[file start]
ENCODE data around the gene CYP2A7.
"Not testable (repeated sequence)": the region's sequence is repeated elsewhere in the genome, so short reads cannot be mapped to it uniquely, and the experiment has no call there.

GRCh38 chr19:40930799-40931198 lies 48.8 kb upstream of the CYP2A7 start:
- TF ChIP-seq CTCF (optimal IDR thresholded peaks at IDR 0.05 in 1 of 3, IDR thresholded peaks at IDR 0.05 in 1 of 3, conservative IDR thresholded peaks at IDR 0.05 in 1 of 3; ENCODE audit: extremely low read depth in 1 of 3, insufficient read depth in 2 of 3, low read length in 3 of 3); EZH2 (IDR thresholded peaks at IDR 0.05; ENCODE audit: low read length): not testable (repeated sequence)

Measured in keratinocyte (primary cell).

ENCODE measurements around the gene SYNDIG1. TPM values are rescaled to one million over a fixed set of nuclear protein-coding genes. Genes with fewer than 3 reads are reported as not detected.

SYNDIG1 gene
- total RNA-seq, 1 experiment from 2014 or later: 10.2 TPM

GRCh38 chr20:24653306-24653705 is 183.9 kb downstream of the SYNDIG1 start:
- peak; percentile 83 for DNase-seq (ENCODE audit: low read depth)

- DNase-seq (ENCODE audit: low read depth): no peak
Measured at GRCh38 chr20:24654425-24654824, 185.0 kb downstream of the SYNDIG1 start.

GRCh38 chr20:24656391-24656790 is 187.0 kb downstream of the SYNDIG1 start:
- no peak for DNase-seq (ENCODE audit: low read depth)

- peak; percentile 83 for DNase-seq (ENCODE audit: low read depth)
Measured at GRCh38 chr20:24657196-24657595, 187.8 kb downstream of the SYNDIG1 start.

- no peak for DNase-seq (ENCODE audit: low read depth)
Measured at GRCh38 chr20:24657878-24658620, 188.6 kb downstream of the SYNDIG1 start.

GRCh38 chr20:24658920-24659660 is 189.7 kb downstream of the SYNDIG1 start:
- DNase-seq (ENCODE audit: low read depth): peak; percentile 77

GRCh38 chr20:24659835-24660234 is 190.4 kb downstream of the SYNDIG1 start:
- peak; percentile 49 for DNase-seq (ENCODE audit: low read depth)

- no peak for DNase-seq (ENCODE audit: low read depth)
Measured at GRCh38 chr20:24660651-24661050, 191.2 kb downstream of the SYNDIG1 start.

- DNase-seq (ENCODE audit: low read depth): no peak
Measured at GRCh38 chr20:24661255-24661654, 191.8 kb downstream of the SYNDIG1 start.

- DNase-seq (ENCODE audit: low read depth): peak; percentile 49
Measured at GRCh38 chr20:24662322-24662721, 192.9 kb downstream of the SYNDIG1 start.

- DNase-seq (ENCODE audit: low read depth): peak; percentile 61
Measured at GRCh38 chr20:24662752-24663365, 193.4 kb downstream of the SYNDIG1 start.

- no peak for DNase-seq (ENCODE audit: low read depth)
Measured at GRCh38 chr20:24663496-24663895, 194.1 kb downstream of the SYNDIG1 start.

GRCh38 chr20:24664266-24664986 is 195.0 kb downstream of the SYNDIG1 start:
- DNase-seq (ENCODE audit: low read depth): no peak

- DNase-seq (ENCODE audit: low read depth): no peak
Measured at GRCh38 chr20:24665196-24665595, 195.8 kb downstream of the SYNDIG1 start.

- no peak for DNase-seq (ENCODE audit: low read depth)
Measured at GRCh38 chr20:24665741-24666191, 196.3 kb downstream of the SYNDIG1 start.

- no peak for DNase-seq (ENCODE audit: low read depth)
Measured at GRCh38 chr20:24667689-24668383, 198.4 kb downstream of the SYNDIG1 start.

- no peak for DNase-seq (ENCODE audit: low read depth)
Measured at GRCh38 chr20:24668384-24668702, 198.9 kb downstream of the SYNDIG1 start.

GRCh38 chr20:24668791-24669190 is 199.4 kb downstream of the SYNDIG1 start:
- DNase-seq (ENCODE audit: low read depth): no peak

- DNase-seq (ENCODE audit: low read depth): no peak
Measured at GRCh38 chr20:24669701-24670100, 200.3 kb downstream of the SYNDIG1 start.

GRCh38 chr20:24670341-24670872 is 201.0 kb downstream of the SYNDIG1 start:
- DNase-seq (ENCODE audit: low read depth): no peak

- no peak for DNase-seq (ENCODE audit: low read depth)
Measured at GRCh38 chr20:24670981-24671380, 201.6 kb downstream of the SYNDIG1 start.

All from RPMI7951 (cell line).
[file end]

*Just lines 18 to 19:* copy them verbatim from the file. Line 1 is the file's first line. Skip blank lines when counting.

Measured at GRCh38 chr20:24657878-24658620, 188.6 kb downstream of the SYNDIG1 start.

GRCh38 chr20:24658920-24659660 is 189.7 kb downstream of the SYNDIG1 start: